First off, this is not a story about a business person, community leader, poet, musician, or anyone who would normally be featured in a newspaper article. This is the story of a tiny lady, no more than 90 pounds. She was a retired nurse who believed in eating the right foods, never took any medication or even went to the doctor, an avid reader who could talk to you for hours about any subject, an extraordinary gardener, a woman who never married, lived alone in a tiny south Oak Park house for more than 40 years, a person who never drove a car and always walked to her destination, a quiet woman who truly bloomed where she was planted. This is the story of a very lovely former member of our community-Monica Spegar.

On July 19, Monica’s sister in Pennsylvania-Maggie-called me at about 6 in the evening, asking me if I would go over and check on Monica because she had not answered the phone all day long. I went across the street and saw that her mail was in the slot at that late hour in the day. I rang and rang the bell, pounded on the door and called her name. No answer. So I ran back home and called 911. Shortly after that, the police arrived. I explained what had happened and that Monica was always at home, either in the garden or in the house reading and that her sister had tried to reach her all day.

While the police were trying to find a way to get in, I used my cellphone to call Dr. Carole Benson, my friend (and Monica’s), who came over shortly after that. Since the police could not get in, they called the fire department. Two firetrucks arrived and let the police inside. Carole, Monica’s next door neighbor Sue Frost, myself, and now all the neighbors were waiting outside.

The police officer came out and shook his head. Monica was gone. Carole and I asked the officer if we could go inside and see her and say goodbye. He said, “Oh no, I don’t think you want to do that,” but we told him we really did want to come inside. She was in her gardening clothes and in the kitchen, apparently with a stack of her favorite reading material in her arms because when she dropped to the floor all her treasured books were around her head.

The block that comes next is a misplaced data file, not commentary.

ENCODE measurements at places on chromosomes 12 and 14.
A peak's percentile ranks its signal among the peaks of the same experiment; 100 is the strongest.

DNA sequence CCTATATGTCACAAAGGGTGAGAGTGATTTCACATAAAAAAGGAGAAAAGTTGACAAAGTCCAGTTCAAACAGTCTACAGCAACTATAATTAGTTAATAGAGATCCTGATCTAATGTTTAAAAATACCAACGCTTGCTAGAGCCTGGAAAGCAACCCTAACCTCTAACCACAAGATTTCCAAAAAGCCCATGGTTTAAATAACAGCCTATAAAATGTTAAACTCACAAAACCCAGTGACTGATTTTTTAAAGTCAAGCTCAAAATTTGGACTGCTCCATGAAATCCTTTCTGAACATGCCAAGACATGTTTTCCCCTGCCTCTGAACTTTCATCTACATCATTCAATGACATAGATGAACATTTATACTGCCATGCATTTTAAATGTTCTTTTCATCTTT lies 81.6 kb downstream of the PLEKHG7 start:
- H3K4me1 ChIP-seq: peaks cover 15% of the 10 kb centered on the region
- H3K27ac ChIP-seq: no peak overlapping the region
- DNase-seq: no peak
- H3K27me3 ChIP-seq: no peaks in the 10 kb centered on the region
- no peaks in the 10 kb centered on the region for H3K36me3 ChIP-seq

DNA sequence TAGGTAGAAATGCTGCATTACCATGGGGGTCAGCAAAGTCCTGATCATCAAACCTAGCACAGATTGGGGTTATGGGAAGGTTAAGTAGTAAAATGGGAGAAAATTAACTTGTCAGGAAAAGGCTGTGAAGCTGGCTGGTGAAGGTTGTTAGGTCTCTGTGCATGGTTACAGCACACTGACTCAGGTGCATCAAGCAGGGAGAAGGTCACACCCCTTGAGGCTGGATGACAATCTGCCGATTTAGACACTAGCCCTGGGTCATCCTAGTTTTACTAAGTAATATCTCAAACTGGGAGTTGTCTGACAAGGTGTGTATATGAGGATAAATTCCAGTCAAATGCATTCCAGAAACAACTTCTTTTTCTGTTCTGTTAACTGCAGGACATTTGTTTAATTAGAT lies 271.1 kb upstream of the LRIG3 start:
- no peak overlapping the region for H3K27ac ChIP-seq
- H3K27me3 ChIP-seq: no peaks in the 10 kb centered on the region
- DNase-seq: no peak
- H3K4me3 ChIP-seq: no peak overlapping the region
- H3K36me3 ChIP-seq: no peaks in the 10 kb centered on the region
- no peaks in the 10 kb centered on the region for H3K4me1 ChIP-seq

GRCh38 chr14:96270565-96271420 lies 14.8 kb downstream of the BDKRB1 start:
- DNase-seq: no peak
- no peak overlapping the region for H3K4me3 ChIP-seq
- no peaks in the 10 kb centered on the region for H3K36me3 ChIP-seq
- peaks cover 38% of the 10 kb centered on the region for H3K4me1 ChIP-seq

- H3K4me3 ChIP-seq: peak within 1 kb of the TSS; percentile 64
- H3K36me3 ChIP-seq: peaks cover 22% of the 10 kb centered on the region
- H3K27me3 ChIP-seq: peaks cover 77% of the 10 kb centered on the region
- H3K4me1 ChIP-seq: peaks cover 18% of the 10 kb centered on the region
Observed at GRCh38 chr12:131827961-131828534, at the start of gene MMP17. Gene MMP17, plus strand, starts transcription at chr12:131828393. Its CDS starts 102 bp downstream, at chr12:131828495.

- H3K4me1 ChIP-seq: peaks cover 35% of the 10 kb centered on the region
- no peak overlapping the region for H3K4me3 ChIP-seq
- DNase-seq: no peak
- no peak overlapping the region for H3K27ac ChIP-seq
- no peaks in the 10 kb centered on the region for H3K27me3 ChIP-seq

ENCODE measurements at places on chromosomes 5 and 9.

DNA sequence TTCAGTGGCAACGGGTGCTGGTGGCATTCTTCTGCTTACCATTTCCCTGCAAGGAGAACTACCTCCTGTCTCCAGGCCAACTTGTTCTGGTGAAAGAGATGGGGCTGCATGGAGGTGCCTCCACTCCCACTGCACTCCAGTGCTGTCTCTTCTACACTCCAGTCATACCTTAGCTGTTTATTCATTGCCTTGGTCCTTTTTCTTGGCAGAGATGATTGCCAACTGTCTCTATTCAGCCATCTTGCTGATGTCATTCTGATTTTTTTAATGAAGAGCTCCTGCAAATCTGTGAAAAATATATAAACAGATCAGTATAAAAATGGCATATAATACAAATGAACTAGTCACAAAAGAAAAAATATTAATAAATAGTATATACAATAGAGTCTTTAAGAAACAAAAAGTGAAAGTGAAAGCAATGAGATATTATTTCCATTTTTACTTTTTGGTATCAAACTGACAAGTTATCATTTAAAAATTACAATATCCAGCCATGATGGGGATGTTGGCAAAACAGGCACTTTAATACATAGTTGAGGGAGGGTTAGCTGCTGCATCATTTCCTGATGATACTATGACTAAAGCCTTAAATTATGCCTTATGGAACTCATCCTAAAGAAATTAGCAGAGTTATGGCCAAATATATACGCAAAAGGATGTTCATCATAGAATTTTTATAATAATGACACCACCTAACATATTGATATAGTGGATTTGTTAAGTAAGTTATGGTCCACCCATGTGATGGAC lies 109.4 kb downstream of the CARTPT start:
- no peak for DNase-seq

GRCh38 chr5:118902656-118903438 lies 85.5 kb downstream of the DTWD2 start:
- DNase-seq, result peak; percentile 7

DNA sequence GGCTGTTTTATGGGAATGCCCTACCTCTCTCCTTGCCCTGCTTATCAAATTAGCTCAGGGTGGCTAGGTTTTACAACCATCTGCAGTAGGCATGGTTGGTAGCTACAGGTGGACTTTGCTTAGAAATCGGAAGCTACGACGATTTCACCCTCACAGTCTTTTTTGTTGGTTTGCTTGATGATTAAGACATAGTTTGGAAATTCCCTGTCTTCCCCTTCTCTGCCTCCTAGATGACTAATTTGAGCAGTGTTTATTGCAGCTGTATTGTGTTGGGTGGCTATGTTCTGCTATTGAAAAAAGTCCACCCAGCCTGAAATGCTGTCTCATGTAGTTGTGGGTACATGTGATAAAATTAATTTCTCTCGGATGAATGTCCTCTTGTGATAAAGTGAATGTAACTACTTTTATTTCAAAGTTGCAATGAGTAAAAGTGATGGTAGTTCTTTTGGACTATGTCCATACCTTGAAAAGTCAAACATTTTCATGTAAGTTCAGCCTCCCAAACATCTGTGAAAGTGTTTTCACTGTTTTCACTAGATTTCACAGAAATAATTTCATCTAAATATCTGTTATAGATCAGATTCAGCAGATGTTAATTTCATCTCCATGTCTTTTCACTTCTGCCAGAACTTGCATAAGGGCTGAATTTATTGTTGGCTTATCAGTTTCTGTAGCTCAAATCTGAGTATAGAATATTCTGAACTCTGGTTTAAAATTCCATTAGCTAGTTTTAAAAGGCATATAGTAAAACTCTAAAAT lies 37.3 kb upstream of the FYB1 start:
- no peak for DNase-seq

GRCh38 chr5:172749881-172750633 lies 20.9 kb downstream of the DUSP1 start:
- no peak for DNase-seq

Carole and I stayed with the officer and Monica until about 9:15 that night until the authorities came for her body. We picked a bouquet from her garden to put with her in the ambulance. At first they said nothing could go with the body. But then they saw how important it was to us that a part of her garden be with her, so they changed their minds.

Sadly, we watched as the ambulance drove off. I then noticed that there were three Tribunes on her porch. So our poor little buddy must have died on Wednesday night-three days earlier. I can’t tell you how terrible I feel that I did not check on her for three days. I usually saw her in the garden working, but as the garden got taller and thicker, it was hard to see her little head from across the street.

Just the week before, Monica had returned from her two-week trip back to Blakely, Penn. to see her family as she had done every July. The night she returned from her trip I was in her yard cutting her grass so that everything looked pretty when she came home. She looked wonderful, was as spunky as ever, and we talked about her trip and what a great time she had.

Monica showed me a cocoon she brought back. She raised butterflies and was going to raise this one for Meredith, the little girl next door. She looked wonderful that evening, still going strong at 79-lifting heavy bags of gardening materials, washing her outside windows and cleaning her own gutters on a ladder, walking long distances to Whole Foods on Thursday all the way from the 1100 South block of Wisconsin, and, of course, working long hard hours in her garden. She gave me a big hug and thanked me for looking after her garden and mowing the lawn. That was the last time I talked to her.

Growing up in Pennsylvania

Carole Benson and I flew to Blakely the following weekend for her wake and funeral. Her family was happy we came so we could meet everyone and hear about how she grew up. After all the services were over, her sister Maggie and nephew Larry took us to the house where Monica and all her sisters and brother as well as her father and his brothers and sisters were born. We learned that she was from a very small farming community where they led a very quiet farm life.